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Germination of Millions

Sticks of forsythia bloom bright yellow in a blue glass vase on the mantle above the wood-burning stove. Outside, crocuses poke yellow petals through the cover of last fall’s dried leaves. Worms gather in writhing reproductive masses in the warm cores of compost heaps. Sunset approaches 6 o’clock. Spring is inevitable, as the calendar sheds its days towards the equinox, March 20. It is during the month of March that I select seeds for my garden, planting fantasies and hopes for future harvests.

Back in early December, seed and gardening catalogs began landing in my mailbox. Over 20 of them eventually arrived. Flipping through their colorful Gardens of Eden illustrations gives me a bit of a lift in the low-light days of winter. These bright volumes update me on new varieties of plants as well as the latest in soil-building and pest-control products. Some of the catalogs have interesting sidebars about cultivation ideas and important agricultural issues. I always hold on to the catalogs I order from because they often contain useful information for nurturing their seeds into fruitful plants.

While I enjoy my winter seed-catalog fantasies, I have to snap back to the fact that my space for cultivation measures in square feet and not acres. I have to limit what I grow. While I don’t have space to grow corn, Hubbard squash or mammoth pumpkins, I can cultivate a wide range of salad greens, herbs, edible flowers and tomatoes. I try to select plants that require little space, can tolerate cool weather and can be harvested a little at a time. All of the food I grow is eaten raw.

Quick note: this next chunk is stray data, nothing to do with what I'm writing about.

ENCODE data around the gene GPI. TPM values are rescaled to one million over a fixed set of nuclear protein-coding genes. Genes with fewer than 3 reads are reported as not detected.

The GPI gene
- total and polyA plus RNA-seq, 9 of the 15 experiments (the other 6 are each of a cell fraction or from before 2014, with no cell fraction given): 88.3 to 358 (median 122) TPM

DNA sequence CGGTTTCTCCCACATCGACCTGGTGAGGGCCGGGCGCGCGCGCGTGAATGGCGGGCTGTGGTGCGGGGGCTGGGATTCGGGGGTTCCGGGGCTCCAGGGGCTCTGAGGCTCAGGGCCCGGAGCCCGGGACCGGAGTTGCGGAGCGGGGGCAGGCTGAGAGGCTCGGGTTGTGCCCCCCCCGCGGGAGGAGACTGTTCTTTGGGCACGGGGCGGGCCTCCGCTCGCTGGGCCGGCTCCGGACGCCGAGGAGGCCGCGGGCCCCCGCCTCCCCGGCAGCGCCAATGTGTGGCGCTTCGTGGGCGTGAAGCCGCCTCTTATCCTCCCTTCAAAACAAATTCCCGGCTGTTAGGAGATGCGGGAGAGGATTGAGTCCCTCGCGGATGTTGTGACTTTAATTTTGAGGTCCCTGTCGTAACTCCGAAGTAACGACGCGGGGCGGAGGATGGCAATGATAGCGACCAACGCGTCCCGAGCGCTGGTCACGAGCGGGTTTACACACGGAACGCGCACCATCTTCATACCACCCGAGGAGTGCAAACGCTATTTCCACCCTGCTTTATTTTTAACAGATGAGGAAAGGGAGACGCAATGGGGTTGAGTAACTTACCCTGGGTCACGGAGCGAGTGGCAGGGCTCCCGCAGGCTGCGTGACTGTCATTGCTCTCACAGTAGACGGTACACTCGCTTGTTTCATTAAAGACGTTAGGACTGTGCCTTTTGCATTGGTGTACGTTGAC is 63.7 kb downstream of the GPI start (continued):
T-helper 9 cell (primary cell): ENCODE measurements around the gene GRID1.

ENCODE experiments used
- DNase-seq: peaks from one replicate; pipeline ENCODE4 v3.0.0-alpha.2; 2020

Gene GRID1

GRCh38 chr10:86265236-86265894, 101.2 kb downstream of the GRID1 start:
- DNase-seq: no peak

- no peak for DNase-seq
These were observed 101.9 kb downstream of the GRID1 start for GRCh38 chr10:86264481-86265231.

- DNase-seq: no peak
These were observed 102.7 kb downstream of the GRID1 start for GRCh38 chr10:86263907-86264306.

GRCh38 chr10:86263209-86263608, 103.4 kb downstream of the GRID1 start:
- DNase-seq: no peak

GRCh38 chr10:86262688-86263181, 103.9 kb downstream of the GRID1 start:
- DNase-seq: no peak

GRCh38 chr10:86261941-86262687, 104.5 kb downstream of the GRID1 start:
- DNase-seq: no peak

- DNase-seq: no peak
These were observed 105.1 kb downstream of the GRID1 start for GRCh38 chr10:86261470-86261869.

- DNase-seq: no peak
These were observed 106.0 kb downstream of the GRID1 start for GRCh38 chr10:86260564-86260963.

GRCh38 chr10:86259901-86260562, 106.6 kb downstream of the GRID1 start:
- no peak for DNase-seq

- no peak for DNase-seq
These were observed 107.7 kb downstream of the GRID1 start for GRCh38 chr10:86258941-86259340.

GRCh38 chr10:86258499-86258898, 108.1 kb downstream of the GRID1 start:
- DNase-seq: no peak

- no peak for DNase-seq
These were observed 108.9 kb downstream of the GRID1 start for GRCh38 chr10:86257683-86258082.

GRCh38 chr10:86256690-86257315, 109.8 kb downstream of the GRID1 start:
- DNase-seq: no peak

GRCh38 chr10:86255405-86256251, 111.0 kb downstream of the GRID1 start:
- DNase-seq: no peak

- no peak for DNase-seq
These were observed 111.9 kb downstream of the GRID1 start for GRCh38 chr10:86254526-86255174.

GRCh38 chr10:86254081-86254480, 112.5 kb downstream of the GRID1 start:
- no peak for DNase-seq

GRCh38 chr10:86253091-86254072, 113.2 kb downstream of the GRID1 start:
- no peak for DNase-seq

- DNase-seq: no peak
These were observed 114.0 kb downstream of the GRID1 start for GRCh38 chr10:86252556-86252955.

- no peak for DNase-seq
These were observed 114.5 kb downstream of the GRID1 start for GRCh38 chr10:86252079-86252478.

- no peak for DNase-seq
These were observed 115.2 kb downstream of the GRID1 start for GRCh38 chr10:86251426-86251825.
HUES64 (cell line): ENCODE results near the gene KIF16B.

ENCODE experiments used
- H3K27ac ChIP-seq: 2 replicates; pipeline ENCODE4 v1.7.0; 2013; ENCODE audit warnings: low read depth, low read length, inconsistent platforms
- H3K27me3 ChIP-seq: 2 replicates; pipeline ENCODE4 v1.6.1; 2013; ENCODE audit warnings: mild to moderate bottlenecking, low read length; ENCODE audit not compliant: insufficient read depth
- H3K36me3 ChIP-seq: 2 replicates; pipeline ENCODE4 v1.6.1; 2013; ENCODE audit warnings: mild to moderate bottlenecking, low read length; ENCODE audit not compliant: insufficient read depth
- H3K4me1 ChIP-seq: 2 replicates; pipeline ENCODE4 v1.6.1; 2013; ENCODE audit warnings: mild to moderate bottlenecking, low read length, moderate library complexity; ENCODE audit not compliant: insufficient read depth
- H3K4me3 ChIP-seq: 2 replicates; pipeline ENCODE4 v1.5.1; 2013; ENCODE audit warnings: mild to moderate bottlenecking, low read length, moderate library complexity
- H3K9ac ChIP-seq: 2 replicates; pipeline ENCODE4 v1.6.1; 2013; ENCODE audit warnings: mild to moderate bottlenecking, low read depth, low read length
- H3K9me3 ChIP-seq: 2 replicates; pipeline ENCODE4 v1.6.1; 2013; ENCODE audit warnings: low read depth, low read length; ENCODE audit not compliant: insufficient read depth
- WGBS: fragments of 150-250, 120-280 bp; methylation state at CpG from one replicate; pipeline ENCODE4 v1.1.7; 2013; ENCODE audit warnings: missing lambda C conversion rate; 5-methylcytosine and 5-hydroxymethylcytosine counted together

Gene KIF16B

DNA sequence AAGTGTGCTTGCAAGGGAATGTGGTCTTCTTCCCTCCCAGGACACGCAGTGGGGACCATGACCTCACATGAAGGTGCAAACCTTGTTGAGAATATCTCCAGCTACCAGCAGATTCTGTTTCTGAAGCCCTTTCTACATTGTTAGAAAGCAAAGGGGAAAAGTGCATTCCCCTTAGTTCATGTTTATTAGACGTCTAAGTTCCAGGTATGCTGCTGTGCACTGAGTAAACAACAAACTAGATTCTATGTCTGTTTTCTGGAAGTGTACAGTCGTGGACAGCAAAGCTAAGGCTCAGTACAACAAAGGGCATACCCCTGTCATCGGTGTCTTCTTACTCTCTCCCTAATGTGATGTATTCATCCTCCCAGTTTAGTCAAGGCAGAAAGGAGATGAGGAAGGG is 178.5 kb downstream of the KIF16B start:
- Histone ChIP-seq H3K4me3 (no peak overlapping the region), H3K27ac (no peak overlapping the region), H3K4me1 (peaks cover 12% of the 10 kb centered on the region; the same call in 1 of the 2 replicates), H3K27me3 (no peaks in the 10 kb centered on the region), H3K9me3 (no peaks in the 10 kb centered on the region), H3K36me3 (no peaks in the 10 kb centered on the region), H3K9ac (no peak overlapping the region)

Before filling out any seed orders, I check the contents of my simple seed box, a recycled wooden clementine box with a couple dividers added. Plants did not evolve seeds that expire in one year. While the rate of germination will go down over time, seed packets often last me two to three years. Even the smallest packets contain numbers of seeds far beyond what I could ever use in one year. Using seeds over more than one growing season has helped keep my seed costs down.

In deciding what seeds to buy, I check into the agricultural philosophy of seed companies as well as the range of varieties they offer. I am also interested in companies that sell heirloom varieties and organic seeds. With agribusiness moving to market genetically modified plants that produce sterile seeds, the availability of a diverse seed inventory is important to me, and I support seed sellers who contribute to it.

I am also interested in the price of the seeds I buy. Most seed sellers will give you some idea of the number of seeds in their packets. Differences in price for the same seed by different companies may reflect differences in the number of seeds packaged. If the seeds are organic, they will also tend to cost more.